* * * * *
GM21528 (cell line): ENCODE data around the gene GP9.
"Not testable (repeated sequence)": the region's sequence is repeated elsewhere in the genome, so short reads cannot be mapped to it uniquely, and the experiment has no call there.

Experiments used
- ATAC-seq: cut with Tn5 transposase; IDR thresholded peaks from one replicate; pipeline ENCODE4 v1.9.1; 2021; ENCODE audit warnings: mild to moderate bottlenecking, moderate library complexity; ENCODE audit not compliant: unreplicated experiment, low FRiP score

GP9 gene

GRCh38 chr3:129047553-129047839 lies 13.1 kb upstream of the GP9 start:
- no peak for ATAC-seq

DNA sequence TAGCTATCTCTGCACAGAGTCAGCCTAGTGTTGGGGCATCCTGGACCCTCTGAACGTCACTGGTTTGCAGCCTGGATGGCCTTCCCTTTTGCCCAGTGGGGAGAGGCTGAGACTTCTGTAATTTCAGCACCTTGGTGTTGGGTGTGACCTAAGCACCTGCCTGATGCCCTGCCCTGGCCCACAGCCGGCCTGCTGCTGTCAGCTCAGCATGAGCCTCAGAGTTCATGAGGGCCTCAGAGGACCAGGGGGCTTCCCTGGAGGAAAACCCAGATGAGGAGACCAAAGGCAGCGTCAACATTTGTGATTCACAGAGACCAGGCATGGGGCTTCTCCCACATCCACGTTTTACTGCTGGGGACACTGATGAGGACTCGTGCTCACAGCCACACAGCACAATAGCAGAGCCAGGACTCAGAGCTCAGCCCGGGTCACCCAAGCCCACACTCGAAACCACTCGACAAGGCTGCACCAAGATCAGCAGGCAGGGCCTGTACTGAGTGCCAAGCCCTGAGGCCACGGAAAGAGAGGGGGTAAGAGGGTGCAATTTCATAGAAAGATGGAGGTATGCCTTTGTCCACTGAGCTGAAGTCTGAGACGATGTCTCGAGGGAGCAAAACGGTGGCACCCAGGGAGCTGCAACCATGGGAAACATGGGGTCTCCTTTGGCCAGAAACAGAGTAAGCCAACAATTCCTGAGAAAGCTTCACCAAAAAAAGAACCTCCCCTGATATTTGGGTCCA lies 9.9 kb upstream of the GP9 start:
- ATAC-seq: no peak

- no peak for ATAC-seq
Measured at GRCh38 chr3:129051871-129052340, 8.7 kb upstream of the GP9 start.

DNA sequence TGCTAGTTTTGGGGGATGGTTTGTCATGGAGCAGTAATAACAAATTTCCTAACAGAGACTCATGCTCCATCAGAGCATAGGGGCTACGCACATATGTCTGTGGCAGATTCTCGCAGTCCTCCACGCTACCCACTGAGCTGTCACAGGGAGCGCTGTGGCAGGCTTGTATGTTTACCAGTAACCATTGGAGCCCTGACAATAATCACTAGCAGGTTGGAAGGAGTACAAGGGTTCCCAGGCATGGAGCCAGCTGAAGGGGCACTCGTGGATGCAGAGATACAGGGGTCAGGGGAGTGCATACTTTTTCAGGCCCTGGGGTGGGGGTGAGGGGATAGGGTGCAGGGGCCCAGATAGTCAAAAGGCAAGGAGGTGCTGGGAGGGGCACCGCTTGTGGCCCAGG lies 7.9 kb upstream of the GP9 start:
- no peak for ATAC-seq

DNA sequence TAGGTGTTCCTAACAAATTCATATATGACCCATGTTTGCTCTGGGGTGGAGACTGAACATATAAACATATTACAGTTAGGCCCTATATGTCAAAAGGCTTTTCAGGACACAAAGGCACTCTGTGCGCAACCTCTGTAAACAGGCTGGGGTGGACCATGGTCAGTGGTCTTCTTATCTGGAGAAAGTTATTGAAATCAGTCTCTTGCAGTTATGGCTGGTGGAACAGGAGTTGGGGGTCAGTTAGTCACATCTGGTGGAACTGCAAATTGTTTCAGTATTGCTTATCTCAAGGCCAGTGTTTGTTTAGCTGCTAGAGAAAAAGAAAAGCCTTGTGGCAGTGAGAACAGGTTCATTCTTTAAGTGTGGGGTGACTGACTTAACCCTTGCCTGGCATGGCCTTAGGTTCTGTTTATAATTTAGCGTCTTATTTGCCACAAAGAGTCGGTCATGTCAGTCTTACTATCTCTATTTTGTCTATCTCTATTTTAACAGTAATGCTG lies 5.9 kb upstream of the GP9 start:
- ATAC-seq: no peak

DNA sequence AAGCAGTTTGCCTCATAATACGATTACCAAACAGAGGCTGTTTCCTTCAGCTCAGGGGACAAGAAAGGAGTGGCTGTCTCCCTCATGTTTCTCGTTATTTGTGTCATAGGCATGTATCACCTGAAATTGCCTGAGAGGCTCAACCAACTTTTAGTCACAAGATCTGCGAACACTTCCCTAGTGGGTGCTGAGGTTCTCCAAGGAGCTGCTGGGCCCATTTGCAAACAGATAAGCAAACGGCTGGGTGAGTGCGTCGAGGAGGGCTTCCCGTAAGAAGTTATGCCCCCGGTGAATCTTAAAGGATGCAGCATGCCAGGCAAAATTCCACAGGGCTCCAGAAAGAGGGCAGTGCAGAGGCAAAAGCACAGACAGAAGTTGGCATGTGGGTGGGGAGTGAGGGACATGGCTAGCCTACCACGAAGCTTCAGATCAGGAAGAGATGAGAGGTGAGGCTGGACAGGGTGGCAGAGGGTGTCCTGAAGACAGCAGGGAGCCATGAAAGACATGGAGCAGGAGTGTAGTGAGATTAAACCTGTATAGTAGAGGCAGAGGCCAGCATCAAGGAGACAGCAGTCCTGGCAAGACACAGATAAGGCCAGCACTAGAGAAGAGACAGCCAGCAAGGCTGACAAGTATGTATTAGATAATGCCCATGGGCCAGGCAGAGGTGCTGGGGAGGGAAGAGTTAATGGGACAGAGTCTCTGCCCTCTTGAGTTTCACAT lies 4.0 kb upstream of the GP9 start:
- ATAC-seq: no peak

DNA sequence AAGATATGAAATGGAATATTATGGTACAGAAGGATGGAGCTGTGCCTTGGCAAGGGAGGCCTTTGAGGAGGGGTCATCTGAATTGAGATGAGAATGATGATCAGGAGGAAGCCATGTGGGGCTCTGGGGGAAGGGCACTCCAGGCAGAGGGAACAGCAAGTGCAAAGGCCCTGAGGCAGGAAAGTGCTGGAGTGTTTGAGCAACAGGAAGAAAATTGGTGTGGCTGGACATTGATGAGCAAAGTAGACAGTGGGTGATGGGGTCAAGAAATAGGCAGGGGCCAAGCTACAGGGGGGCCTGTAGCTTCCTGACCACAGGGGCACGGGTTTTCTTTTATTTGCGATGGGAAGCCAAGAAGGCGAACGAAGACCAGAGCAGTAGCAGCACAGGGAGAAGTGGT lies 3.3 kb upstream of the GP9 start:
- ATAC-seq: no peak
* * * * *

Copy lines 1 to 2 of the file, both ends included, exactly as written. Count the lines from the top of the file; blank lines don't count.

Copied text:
GM21528 (cell line): ENCODE data around the gene GP9.
"Not testable (repeated sequence)": the region's sequence is repeated elsewhere in the genome, so short reads cannot be mapped to it uniquely, and the experiment has no call there.